Plastering Question

Question regarding artex on bedroom ceiling - with a twist

I've read through the questions and seen many questions about covering artex on a ceiling.

We have an artexed ceiling but we also have heating in our ceilings in all rooms, we have seen people say about just reboard the artexed ceiling but we are worried about losing the use of the ceiling heating (which is pretty useless at the best of times)

in this situation are we better off taking down the original ceiling and putting a new one up, or are we better off replastering to get the smooth finish?

the house wasnt built until 89-90 so we are pretty sure that it isn't an asbestos risk.

any ideas?

for some reason i cannot see where i am supposed to reply to your messages - if anyone can show me where/how.

it is definitely ceiling heating. Unfortunately the idiot who designed it didnt think it through and we never really considered it when buying the house.

so it sounds like it needs to come down, right? we have the same in the living room, you would think that it would heat the bedroom (as its above) but it does not. How can we work out how thick our current plasterboard is?

cheers for your help.

6 Answers

Best Answer

I'm with Brian & DC........ i've never heard of ceiling heating either........i think the question poster is confusing it with underfloor heating.
If your house was built around 1990 then the ceiling will be of plasterboard construction,so long as your textured finish is good and sound on the boards it can be re-skimmed.
Chances are it's probably painted as well so recommend prepping with Febond Blue-Grit plaster bonding agent.......you can do this yourself and then hire a decent spread to double skim it.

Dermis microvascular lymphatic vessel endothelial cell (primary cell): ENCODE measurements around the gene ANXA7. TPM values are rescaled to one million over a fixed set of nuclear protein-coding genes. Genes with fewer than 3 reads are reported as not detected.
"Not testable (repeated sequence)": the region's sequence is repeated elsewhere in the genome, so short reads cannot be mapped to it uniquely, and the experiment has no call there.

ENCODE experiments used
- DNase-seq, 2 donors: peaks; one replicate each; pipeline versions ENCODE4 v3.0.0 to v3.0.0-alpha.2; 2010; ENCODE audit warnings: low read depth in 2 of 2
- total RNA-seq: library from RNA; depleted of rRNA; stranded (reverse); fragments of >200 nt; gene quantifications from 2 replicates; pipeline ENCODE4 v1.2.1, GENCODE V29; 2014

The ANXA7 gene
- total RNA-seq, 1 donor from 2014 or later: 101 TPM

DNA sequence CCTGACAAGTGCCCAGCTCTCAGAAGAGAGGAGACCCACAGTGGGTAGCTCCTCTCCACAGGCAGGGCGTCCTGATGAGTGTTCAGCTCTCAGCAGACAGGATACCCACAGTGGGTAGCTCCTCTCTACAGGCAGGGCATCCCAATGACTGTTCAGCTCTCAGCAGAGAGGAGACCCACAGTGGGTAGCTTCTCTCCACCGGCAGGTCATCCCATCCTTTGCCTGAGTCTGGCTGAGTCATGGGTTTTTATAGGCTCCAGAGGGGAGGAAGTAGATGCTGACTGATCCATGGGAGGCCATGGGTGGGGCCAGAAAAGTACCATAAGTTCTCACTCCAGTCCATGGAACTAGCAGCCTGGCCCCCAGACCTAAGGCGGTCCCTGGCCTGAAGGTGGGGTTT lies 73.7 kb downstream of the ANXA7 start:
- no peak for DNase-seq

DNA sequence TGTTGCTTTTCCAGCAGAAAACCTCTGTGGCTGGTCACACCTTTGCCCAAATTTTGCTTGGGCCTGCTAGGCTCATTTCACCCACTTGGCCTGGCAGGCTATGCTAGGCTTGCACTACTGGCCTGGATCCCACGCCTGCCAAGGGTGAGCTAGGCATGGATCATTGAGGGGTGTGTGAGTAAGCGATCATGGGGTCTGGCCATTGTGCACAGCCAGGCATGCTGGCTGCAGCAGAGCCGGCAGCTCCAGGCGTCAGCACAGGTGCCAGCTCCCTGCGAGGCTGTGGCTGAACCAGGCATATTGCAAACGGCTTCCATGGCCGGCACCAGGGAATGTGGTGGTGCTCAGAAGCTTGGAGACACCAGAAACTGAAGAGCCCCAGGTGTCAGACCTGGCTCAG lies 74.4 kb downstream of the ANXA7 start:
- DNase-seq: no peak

Carl.

Answered 5th Dec 2011

carl melady

Member since 1 Jun 2008

I don't think you can respond to individual answers on here.

That is the problem with this...

Anyway, I have seen ceiling heating in a house once, with vents in the ceiling supposed to radiate gentle heat downwards, all your ceiling will probably be fully insulated for this... to stop the heat rising.

I would suggest trying to find the manufacturer of the heating, if they still exist. 'Ecofilm' are a similar thing to what I've seen.

I wouldn't think taking your ceiling down would be the best option. I would be inclined to do what Carl says above.

Answered 8th Dec 2011

Rebel Carpenter

Member since 24 Sep 2008

Hi
Its a;ll dpwn to finance at the end of the day you say that the ceiling heating is pretty useless is it becouse the artex is to thick and not allowing the heat through or some other reason but if you were to had another thick coat of plaster on top then i think your heating will be pretty useless anyway so I woild and if you can afford it would be to ripp down the old and replace with a new 12.5 mm plasterboard and finish with a Skim or Tape&Joint in preperation for decoration then maybe the heating in the ceiling will work But are u sure its not underfloor heating for the rooms above ??

To answer your further question then the plasterboeard would normally be 12.5mm thats the norm however depending on the builder it could be 15mm or again it could be 25mm (to layers of 12.5mm) then theres the artex thickness poke a hole in the ceiling with a scredriver to see the thickness your going to re plaster anyway so a small hole wont matter but my guess is 12.5mm

Answered 5th Dec 2011

DC DRYLINING SERVICES LTD

Member since 29 Nov 2011

I have never heard of ceiling heating, what type do you have.

Answered 5th Dec 2011

B J D BUILDING/ROOFING

Member since 29 Oct 2008

why would you have ceiling heating when heat rises upwards, so of there was ceiling heating in the top bedrooms you would heating an empty roof space

Answered 5th Dec 2011

John Hodgins Plastering & Renovation Services

Member since 17 Nov 2011

Hi Goldcardsol
Depending what finnish of paint is on the artex if its emulsion which am pretty sure it will be you could try steaming the artex of with a steamer.

Answered 12th Apr 2013

ADB Painting and Decorating

Member since 12 Feb 2013

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